Traumatic dislocations of the shoulder can result in a Hill-Sachs lesion, in addition to other soft-tissue injuries. The head of the humerus (ball of upper arm bone) is stabilized against the glenoid (socket of the shoulder joint) using a combination of muscles, labrum and ligaments. When a dislocation occurs, the head of the humerus is forced out of its normal position and can result in forceful contact between the bones of the humerus and the edge of the glenoid. In an anterior shoulder dislocation, contact occurs between the posterior (back) side of the humeral head and the anterior (front) rim of the glenoid causing an impaction (indentation) fracture of the posterolateral humeral head. If the fracture is large enough, the patient may experience increased symptoms with external rotation as the fracture will engage with the glenoid and surgery is indicated to ‘fill’ the indentation. Measurements of the size of the Hill-Sach’s lesion compared to the glenoid can help determine whether the Hill-Sachs injury engages and needs to be addressed. There also is an increased risk of re-dislocation after arthroscopic labral(Bankart) repair when a Hill-Sachs lesion is present.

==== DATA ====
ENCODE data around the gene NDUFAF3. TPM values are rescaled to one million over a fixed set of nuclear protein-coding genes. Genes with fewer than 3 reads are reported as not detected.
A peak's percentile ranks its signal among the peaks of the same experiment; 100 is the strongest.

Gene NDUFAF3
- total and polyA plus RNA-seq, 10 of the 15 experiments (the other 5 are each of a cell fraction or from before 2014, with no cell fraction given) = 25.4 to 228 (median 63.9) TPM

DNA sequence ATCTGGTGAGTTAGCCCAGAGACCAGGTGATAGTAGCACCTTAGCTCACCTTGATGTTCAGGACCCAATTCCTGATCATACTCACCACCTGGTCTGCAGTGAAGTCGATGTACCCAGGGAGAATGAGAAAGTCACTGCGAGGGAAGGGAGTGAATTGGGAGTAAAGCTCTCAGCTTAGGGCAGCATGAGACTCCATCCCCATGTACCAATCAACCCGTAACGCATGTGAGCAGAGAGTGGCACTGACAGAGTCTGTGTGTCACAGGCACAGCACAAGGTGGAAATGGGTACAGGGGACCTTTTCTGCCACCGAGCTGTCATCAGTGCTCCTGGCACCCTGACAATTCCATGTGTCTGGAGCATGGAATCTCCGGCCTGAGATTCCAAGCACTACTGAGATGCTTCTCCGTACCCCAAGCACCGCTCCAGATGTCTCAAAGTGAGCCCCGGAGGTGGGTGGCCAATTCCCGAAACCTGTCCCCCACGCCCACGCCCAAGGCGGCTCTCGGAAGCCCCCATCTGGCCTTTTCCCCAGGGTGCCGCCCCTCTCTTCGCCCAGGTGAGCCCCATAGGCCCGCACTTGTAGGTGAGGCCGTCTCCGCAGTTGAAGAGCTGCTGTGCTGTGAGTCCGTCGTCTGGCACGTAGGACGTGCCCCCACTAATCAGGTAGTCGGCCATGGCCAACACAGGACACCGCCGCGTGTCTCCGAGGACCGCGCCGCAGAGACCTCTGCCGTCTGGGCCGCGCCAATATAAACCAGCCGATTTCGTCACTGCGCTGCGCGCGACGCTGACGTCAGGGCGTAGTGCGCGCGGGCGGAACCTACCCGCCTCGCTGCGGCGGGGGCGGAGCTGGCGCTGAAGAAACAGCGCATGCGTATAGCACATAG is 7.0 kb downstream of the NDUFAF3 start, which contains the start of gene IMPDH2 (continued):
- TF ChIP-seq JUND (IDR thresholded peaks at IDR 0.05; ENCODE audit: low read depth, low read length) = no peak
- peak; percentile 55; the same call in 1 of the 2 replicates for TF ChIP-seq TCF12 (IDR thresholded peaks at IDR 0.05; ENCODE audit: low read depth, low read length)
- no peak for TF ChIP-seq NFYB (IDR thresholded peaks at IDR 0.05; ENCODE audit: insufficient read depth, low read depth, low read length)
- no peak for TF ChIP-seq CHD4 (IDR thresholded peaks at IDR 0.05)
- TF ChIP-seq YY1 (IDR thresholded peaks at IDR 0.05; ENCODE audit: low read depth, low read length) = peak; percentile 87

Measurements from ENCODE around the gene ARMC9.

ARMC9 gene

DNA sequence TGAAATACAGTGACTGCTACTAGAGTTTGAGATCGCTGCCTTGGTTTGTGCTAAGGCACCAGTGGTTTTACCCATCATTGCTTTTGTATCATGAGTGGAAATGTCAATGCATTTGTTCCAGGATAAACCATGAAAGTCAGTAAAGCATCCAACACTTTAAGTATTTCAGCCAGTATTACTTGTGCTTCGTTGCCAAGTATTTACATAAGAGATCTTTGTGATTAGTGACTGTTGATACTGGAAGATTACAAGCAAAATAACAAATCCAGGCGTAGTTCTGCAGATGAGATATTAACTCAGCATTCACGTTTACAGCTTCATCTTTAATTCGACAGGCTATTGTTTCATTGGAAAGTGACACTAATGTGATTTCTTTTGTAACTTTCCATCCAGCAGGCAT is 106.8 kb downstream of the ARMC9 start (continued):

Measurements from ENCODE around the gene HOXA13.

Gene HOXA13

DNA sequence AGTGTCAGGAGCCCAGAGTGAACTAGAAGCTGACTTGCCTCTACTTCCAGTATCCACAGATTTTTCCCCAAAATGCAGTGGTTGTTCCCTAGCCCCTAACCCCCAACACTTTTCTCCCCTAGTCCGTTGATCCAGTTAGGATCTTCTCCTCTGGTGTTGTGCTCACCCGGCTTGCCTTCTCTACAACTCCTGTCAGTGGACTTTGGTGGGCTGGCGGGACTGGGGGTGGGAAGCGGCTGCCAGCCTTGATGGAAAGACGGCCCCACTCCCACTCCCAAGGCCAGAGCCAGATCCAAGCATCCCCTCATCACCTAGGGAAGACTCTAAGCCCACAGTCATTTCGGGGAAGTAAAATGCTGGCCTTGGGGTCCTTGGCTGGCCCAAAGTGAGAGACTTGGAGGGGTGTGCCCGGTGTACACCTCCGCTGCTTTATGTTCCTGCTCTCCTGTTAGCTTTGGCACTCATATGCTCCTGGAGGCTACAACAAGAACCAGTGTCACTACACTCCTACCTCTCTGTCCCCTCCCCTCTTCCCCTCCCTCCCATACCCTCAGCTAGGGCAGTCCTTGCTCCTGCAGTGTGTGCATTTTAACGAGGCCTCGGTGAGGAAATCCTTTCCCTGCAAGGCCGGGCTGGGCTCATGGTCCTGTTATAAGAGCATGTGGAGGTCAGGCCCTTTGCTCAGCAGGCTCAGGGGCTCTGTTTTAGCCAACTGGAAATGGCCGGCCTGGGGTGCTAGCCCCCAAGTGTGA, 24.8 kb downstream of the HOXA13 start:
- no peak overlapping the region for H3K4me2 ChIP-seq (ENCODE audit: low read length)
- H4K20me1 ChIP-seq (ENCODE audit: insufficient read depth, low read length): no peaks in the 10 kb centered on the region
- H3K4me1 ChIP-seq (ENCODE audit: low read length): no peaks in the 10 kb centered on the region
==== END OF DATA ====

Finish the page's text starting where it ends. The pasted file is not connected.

Dr. Chudik performs arthroscopic surgery using a tiny camera that allows him to view the inside of the shoulder through small incisions and repair the injured structures associated with the dislocation. Smaller non-engaging Hill-Sachs lesions do not necessarily require treatment. Large or engaging Hill-Sachs lesions are addressed by either reconstructing (rebuilding) any lost bone on the glenoid side or performing a “Remplissage” procedure which repairs the posterior capsule and rotator cuff tendon to the Hill-Sachs bone defect. Both procedures can help prevent the Hill-Sachs lesion from engaging with the glenoid edge. This procedure often is performed in conjunction with an arthroscopic labral (Bankart) repair to aid in preventing further shoulder dislocations. Following this procedure, the patient is immobilized in a sling for six weeks and is expected to attend four to six months of formal physical therapy to restore normal shoulder strength and function.